In almost every single game this season, Portland television announcer Mike Rice has pointed out after halftime that the Blazers always seem to flip a switch in the third quarter. He’s right, even more than I could have guessed. Portland’s Net Rating (difference between offensive and defensive rating) in the third quarter this season is an absurd 18.5 points per hundred possessions. The offensive efficiency this team boasts in the third frame, 116.9, would qualify as the greatest offense in league history if sustained over a full season. Their defense also suddenly becomes elite, allowing 98.4 points per hundred possessions.
Not only that, but without the third quarter, there’s nothing at all statistically special about the Blazers. Their net rating with the third removed comes to +0.1. Any way you look at it, it’s stunning. Terry Stotts might deserve Coach of the Year for his halftime adjustments alone. But what are those halftime adjustments? What, or who, changes between the second quarter (incidentally Portland’s worst by far) and the third.
For one thing, there’s a redistribution of shots between the team’s two primary offensive creators. Damian Lillard’s usage drops by three percentage points, and his efficiency plummets. LaMarcus Aldridge, meanwhile, sees his usage rise slightly and his efficiency skyrocket. (The exact opposite effect happens, by the way, in transition from the third to the fourth quarter. Lillard goes Super Saiyan, while Aldridge takes a backseat.)
But the sum of those is basically zero. The real difference, at least on offense, seems to be Nicolas Batum. Much was made of Batum’s turnaround at halftime of the New Years Eve game against OKC, but he has been doing it all year. His true shooting percentage in the second quarter is 42.6, or about what Nolan Smith managed last season. In the fourth, that shoots up to 63.4 (!), or mildly less efficient than LeBron James was last season.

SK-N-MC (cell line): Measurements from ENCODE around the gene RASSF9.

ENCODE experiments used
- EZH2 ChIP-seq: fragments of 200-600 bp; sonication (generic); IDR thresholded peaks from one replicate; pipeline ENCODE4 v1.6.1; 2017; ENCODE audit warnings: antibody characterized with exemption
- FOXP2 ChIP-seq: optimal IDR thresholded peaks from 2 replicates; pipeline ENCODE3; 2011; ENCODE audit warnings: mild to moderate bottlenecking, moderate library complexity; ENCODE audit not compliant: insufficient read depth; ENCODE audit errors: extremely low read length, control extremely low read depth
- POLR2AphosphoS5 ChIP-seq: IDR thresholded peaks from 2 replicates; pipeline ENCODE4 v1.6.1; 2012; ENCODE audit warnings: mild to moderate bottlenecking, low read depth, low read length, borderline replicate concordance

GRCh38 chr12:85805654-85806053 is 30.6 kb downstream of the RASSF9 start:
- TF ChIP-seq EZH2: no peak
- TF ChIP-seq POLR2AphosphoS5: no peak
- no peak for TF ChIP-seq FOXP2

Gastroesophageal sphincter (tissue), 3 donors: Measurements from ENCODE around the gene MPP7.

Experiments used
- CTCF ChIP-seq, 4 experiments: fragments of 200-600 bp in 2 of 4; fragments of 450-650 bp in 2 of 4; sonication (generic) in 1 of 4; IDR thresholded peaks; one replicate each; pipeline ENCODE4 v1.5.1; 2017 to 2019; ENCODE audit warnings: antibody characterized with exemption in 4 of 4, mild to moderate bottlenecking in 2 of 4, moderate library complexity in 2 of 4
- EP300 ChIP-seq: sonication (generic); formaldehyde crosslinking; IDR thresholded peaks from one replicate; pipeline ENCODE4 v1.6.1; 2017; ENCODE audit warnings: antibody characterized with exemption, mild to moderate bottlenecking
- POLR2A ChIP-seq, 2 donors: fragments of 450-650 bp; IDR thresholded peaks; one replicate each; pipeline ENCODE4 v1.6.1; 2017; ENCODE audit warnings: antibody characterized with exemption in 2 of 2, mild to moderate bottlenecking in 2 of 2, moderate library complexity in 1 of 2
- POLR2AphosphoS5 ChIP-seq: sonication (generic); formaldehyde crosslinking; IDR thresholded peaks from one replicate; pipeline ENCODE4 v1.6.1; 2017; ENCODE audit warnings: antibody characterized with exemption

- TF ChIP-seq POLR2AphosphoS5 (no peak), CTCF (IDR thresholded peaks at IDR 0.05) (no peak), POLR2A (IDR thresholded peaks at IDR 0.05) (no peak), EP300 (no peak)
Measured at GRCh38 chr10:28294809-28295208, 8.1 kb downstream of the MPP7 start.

What accounts for this? It looks like the third quarter is the point in the game where the Trail Blazers’ offense starts to really incorporate Nicolas Batum. His most productive quarters are the first and the third, and the shot makeups for both are similar. Two-pointers go up, three-pointers go down, points in the paint go up, and the percentage of made twos on which he is assisted is in the high fifties, rather than the low thirties. So in those quarters, possibly thanks to a strategic adjustment, Portland’s offense has Batum moving toward the hoop and receiving passes in the flow of the offense, rather than manufacturing his own shots, which has never been his strong suit.
We’re no closer to finding out what happens in the locker room at halftime, but it’s clear that the team is far better at capitalizing on Nicolas Batum’s talents in the third quarter. His involvement seems to be crucial to the Trail Blazers’ offense, and maximizing his engagement as more than a spot-up shooter is a huge determinant of its success.
*Nearly all of the stats in this post come from NBA.com’s statistical database